Exercise and the NDIS

So you’re a participant in the National Disability Insurance Scheme (NDIS). You want to get fitter and exercise more. But where do you start? And how do you even get there?

My experience

I'm an NDIS registered Exercise Physiologist (EP) who has:

  • supported people who are on their first NDIS plan
  • written support letters to help NDIS participants get the funding they deserve
  • had lots of experience explaining to participants how they might use their NDIS funding (not my actual job!) just because they are often totally confused

So without further ado, here are a key pieces of information:

1. NDIS funding needs to be disability related:

NDIS should provide ‘reasonable and necessary’ supports for areas of their life affected by their disability. For example:

  • ✓ a person with traumatic brain injury which has affected their mobility should be eligible for NDIS funding to improve their mobility
  • ✓ a person with schizophrenia who experiences significant anti-psychotic related weight gain may be eligible for NDIS funding to improve their health
  • ✕ an overweight child with a moderate intellectual disability only is unlikely to be eligible for NDIS funding for attendance in the local sports team. Why? It is a reasonable expectation for parents to pay for sports participation where the child does not require specialised disability related support.

2. NDIS funding needs to be goal focussed

Every NDIS participant has the opportunity to select several goals to focus on for their NDIS plan. This might be to "find a job" or "join community sports". A person is more likely to get funding for health and wellbeing activities if their goal is to improve their health and wellbeing.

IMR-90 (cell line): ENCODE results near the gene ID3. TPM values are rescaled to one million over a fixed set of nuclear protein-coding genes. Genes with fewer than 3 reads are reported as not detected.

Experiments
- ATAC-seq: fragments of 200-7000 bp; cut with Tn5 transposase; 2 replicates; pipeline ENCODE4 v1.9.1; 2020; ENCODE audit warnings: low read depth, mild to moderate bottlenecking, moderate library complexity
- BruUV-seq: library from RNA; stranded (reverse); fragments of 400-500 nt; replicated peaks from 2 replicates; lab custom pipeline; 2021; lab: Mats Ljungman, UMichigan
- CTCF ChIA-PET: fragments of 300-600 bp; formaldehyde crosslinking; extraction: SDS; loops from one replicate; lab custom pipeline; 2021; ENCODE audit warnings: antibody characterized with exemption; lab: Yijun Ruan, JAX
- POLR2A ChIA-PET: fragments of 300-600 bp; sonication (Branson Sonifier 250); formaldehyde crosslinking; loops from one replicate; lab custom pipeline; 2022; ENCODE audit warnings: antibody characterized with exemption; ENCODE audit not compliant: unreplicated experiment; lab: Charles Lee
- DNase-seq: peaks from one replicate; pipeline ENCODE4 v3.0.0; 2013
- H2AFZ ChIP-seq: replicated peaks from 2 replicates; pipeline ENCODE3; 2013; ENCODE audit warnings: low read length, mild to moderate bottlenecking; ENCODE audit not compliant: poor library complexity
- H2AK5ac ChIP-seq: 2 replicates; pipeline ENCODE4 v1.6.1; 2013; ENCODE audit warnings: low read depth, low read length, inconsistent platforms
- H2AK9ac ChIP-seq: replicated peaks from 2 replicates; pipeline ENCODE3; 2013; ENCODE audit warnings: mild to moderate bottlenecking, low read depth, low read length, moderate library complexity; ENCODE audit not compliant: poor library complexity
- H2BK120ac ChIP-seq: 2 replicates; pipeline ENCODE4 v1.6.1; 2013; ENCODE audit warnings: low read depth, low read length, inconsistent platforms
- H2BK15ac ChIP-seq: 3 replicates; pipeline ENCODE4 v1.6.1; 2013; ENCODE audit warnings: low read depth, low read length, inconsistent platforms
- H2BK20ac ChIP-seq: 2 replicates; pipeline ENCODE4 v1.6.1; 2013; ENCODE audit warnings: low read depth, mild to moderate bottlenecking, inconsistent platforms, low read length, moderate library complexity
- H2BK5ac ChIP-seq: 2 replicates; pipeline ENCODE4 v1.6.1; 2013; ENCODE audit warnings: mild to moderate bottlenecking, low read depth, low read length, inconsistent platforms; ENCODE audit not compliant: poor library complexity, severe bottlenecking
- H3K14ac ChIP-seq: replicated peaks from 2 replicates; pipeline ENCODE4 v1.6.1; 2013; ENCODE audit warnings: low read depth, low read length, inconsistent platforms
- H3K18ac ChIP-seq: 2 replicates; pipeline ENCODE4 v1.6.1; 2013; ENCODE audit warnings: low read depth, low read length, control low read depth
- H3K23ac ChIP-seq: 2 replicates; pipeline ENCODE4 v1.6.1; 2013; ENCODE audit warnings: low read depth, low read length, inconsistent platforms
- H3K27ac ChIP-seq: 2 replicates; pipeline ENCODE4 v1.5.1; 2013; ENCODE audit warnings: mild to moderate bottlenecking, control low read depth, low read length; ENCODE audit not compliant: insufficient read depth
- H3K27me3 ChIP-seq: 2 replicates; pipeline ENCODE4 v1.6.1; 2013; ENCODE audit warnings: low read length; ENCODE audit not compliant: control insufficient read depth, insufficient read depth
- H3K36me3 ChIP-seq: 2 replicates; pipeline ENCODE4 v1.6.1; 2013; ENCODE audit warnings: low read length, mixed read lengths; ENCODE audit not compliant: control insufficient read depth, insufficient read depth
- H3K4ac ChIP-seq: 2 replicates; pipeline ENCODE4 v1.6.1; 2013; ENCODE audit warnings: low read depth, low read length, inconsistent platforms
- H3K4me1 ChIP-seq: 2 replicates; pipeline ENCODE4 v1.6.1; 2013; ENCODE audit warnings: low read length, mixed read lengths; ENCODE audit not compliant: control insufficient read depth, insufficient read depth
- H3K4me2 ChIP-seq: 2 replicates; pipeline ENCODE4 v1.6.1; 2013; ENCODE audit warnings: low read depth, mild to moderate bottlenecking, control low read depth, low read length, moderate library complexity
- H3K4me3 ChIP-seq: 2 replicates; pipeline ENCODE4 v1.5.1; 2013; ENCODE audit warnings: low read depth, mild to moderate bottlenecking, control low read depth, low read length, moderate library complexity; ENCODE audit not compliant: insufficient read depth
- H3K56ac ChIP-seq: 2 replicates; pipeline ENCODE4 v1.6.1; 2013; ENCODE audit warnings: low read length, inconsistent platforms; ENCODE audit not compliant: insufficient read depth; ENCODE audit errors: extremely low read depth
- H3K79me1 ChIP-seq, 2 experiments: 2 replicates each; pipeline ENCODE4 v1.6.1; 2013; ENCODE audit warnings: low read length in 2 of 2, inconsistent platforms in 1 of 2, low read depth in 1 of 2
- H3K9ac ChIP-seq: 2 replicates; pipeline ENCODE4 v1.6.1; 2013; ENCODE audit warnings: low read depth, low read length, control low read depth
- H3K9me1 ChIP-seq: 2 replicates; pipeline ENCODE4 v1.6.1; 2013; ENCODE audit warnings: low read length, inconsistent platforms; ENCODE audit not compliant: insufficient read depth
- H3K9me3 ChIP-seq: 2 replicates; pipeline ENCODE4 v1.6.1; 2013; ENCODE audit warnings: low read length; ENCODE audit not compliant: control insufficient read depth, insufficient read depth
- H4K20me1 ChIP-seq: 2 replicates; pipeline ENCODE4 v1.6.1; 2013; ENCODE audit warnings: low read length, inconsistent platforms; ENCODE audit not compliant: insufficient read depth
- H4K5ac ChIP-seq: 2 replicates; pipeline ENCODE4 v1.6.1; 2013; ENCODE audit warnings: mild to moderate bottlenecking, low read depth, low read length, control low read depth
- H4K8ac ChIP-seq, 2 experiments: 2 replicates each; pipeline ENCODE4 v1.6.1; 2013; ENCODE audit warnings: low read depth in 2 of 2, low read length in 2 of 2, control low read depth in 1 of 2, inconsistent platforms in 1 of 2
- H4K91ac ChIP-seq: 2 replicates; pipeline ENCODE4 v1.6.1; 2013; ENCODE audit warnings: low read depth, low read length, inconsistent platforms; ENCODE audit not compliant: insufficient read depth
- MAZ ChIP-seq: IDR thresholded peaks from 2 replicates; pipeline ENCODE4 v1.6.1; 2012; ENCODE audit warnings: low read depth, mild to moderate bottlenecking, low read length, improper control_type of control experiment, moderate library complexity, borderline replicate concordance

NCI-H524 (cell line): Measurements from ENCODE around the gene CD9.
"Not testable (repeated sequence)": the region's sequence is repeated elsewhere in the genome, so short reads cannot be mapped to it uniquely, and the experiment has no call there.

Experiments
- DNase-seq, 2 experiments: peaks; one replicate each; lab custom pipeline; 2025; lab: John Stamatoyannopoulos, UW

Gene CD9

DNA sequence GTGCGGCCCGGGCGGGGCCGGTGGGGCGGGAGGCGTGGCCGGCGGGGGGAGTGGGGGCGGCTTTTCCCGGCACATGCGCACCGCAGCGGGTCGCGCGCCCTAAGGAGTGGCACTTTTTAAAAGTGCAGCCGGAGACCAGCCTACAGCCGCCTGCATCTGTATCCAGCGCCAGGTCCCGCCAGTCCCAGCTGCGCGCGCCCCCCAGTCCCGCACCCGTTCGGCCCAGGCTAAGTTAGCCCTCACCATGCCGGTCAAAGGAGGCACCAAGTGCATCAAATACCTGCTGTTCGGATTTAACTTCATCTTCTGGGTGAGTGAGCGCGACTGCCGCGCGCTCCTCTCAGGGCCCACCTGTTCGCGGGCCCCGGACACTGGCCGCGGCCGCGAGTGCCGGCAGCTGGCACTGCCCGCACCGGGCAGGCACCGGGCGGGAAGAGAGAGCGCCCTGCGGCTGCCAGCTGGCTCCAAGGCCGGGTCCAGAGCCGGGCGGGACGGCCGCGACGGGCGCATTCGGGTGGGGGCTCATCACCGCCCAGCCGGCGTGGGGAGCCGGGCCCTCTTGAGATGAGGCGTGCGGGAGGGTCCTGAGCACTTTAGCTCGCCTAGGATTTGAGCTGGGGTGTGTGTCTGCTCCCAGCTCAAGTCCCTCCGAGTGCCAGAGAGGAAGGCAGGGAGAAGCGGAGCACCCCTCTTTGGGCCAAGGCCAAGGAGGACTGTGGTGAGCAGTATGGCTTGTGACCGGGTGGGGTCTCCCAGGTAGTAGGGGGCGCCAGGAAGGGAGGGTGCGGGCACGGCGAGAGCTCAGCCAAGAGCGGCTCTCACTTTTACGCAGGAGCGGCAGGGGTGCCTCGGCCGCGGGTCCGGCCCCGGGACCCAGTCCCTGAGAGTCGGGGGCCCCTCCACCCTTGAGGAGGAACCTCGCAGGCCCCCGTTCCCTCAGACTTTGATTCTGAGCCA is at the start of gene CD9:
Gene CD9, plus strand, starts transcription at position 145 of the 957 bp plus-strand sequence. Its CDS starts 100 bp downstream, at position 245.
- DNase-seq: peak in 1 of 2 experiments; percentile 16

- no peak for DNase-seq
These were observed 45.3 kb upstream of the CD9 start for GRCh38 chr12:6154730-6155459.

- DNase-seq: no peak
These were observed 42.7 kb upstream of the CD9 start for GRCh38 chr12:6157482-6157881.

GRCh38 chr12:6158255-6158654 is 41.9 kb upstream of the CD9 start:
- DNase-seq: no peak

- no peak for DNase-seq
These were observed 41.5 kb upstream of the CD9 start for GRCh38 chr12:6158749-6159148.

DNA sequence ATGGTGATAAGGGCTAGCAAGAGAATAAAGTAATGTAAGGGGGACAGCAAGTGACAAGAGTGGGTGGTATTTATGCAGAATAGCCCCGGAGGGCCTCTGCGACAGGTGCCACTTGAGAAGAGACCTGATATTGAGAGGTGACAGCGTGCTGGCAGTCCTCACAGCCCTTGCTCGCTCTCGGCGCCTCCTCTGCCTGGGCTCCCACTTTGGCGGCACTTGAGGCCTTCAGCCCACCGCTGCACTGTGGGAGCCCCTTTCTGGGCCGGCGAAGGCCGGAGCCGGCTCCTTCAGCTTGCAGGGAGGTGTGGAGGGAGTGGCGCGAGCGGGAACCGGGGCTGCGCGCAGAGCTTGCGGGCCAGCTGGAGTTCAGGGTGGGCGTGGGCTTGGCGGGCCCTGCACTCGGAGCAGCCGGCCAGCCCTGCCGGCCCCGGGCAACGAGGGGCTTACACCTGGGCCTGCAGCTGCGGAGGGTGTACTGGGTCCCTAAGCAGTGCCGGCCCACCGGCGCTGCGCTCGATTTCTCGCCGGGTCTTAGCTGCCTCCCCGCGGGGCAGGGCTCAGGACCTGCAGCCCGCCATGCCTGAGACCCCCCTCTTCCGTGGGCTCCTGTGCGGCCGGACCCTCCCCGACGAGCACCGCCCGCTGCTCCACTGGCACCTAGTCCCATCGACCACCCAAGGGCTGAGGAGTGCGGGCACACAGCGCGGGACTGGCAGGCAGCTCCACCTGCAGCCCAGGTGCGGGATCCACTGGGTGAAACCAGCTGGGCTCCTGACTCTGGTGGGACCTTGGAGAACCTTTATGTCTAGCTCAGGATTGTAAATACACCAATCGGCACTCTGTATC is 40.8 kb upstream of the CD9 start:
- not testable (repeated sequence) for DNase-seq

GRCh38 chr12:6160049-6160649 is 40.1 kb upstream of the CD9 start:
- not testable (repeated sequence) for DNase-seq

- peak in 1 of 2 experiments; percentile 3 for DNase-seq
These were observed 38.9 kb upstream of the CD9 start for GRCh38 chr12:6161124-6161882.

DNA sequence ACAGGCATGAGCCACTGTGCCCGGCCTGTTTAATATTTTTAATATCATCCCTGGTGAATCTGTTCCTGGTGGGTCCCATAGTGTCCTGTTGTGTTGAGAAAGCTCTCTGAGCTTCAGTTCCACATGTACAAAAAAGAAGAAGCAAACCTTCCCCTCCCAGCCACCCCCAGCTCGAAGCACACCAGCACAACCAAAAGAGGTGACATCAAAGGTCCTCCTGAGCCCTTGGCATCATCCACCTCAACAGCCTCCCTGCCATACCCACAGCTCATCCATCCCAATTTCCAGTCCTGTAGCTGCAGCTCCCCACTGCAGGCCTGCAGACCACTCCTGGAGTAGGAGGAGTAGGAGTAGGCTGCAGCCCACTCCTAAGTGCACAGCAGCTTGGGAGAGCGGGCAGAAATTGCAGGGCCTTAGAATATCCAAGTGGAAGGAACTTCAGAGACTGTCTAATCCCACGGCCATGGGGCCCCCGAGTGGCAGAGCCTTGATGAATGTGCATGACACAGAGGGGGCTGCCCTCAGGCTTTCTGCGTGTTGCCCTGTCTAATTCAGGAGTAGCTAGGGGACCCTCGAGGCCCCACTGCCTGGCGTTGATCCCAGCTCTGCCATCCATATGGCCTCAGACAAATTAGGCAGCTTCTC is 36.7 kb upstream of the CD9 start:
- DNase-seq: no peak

3. Funding for Exercise Physiology needs to be under “Improved Health and Wellbeing”

This is a confusing one for a lot of people! In your NDIS plan, supports are categorised into big groups such as “Core Supports” and “Capacity Building Supports.” Under “Capacity Building,” there are sub-categories such as “Improved Daily Living”, “Improved Health and Wellbeing” and more. Most therapy supports such as speech pathology, occupational therapy and physiotherapy fall under Improved Daily Living. If you want exercise physiology, the funding needs to be under “Improved Health and Wellbeing.” I have lost count of the number of times I have spoken to people wanting to use their NDIS plan for exercise physiology and had to explain that they do not have funding under the correct category.



I have funding under “Improved Health and Wellbeing”, how do I use it?

The great thing about the NDIS is you have the freedom to choose just that. In the category of “Improved Health and Wellbeing” you can access several different services: 

  1. Exercise Physiology (EP) 1:1 sessions
  2. Exercise Physiology (EP) group sessions
  3. Personal Training (PT) sessions
  4. Dietitian consultation sessions
  5. Dietitian groups sessions

You can mix and match which services you want, according to the goals you want to reach. Some examples I have had with my own clients:

    • EP/PT Have an Exercise physiologist write up your rehabilitation program and the gym personal trainer helps you to do it on a regular basis. The program is then reviewed every few months by the EP
    • EP/Support Worker Have an Exercise physiologist write up your exercise program and provide training to you or your regular care staff in how to support you in it. The program is then reviewed every few months by the EP
    • EP/Dietitian This person split their funding to use majority for his exercise physiology sessions and several hours with the dietitian as their goal was to maintain a healthy weight. This client’s weight had increased after using medication related to his disability. 

Can I have an Exercise Physiology come in to see me every week?

It's great that you're really keen on us EPs! Unfortunately, it's unlikely for the NDIS to fund weekly EP sessions. This is because we're meant to be a capacity building service - a time-limited, goal directed service. We provide an assessment, exercise program, staff training and reviews. But generally, the ongoing exercise will need to be sustained by yourself and any regular staff workers. And you usually need to exercise more than once per week anyway!

If you have any questions at all, don't hesitate to contact us.